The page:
How the greatest sūrah of the Quran is organized
Last week we explored the structure of the greatest āyah of the Quran, Āyah al Kursi. This week we turn our attention to the greatest sūrah of the Quran, Sūrah al-Fātiḥah (The Opening). This is a unique sūrah to begin with because of how much depth there is to it. We’re going to break up our observations into five parts.
But before we do that, here is a look at the overall structure of the sūrah:
*We are numbering the āyāt based on the opinion that the basmalah (بِسۡمِ ٱللَّهِ ٱلرَّحۡمَٰنِ ٱلرَّحِيمِ) is not a part of the sūrah. Perhaps the following analysis can act as further proof of this opinion being the correct one.
Part 1 - Worship
The first three āyāt constitute a small ring:
Grammatically, these āyāt are actually one continuous sentence. Allah ﷻ mentions His amazing attributes and sandwiches two references to His mercy in-between them. This ring describes the One worthy of being worshiped.
Part 2 - Worship and Prayer
The next āyah is a nice two-part sentence that perfectly transitions between the first and last ring. The statement of “You alone we worship” links back to the first sentence (Part 1 - Worship) and the second half, “You alone we ask for help” connects to the next section (Part 3 - Prayer).
Part 3 - Prayer
The last three āyāt also form a small ring:
Grammatically, these āyāt also form one continuous sentence. We pray for guidance, and then spend the rest of the prayer defining that guidance. We want to be guided like those before us (a show of mercy), not like those who incurred anger - the Arabic does not associate Allah ﷻ with the anger, which is another show of mercy - nor of those who went astray because of their lack of guidance.
Part 4 - Altogether
When we put it altogether we see that the two rings correspond to each other - mercy is emphasized twice in the center of each - and that the central āyah of the sūrah contains the main ideas of both rings.
Thus we see that Sūrah al-Fātihah has a concentric structure, consisting of two corresponding outlying parts - themselves consisting of smaller rings - that enclose a central part relating to them both.
Just as interesting, we see that the sūrah is split perfectly between Allah ﷻ and us, His servants.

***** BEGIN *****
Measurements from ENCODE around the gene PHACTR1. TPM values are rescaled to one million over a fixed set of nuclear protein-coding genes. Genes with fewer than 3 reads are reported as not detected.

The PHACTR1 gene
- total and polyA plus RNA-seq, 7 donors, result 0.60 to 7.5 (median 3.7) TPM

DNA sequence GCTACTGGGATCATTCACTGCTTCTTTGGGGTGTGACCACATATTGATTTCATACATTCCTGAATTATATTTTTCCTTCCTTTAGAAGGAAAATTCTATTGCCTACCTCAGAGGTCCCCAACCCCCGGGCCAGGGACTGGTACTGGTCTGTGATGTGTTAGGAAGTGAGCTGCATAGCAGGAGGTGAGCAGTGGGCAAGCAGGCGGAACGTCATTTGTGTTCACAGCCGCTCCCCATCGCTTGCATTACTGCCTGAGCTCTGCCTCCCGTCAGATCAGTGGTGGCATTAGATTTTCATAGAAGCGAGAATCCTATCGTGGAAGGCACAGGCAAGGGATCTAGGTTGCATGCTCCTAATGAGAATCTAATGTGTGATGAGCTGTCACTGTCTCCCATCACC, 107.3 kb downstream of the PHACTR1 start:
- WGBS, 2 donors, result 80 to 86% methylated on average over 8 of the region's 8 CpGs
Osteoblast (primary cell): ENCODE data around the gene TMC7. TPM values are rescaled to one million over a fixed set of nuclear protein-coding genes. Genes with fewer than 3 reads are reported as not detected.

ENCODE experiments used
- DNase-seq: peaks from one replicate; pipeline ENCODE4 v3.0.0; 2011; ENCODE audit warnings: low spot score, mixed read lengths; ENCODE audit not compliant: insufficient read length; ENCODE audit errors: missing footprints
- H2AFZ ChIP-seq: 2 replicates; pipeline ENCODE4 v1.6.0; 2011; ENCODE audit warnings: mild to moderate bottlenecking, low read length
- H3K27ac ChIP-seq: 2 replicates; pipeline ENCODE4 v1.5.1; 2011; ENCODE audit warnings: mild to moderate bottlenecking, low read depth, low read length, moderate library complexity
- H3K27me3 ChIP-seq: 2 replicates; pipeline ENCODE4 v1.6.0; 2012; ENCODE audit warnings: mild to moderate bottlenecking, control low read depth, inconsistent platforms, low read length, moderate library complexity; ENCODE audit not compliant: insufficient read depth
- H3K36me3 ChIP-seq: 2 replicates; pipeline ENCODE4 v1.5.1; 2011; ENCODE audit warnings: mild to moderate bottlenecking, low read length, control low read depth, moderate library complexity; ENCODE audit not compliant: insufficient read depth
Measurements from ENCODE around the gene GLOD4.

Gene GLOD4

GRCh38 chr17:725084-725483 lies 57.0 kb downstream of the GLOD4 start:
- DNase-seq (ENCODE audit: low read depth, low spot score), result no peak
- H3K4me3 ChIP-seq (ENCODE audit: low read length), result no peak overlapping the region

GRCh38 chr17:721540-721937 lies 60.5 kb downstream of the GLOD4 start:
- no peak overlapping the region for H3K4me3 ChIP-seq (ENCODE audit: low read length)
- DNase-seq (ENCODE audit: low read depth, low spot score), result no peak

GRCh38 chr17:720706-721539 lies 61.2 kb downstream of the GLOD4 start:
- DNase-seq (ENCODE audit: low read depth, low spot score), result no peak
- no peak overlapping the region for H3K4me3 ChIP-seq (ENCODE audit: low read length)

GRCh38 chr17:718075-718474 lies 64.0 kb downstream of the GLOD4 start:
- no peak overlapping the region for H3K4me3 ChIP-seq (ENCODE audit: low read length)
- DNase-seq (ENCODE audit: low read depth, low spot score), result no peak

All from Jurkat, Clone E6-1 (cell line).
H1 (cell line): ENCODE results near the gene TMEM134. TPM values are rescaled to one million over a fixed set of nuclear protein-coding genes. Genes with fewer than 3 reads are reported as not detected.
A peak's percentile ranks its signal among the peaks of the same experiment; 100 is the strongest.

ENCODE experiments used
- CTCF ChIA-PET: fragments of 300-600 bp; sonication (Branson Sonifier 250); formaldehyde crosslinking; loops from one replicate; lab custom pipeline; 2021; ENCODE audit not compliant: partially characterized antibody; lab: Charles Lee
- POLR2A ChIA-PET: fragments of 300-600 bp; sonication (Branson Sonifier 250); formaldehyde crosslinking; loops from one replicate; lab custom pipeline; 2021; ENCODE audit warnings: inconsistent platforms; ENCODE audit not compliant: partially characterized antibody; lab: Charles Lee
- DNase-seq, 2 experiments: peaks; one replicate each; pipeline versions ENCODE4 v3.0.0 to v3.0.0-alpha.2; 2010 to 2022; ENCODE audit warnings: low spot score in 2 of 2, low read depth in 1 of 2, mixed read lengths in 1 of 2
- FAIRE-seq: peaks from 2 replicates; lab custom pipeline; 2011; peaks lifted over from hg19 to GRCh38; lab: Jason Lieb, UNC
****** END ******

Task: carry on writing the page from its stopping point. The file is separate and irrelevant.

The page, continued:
Part 5 - For the Grammar Nerds
We’ll try and make this understandable even to those with no Arabic background. Going back to Part 2, the central āyah actually links the two halves of the sūrah grammatically as well.
As mentioned earlier, Part 1 is one continuous sentence. Of particular note is that it is a sentence that begins with a noun, which is called a nominal sentence (جملة اسمية). In contrast, the last sentence (Part 3) begins with a verb and is therefore a verbal sentence (جملة فعلية).
Bridging these two parts together, the central āyah is made of two statements where the noun has been brought forward of where it’d typically be in an Arabic sentence (مفعول به مقدم). Thus, the two statements begin with a noun and end with a verb.
This matches perfectly with the two sentences on either side of the āyah.
And finally, there is even a rhetorical benefit to the grammatical structure of the sūrah. Rhetorically in Arabic, sentences that begin with nouns are considered independent and permanent. In contrast, sentences that begin with a verb are considered dependent and time-bound.
It’s amazing that the section that speaks of Allah ﷻ is nominal (i.e. permanent and independent) and the section that describes us and our prayer is verbal (i.e. dependent and time-bound).
وَاللهُ أَعلَمُ - And Allah knows best
Farrin, Raymond. Structure and Quranic Interpretation: a Study of Symmetry and Coherence in Islams Holy Text. White Cloud Press, 2014.
Mir, “Contrapuntal Harmony in the Thought, Mood, and Structure of Surat al-Fatihah,” Renaissance 9 (1999): 1-2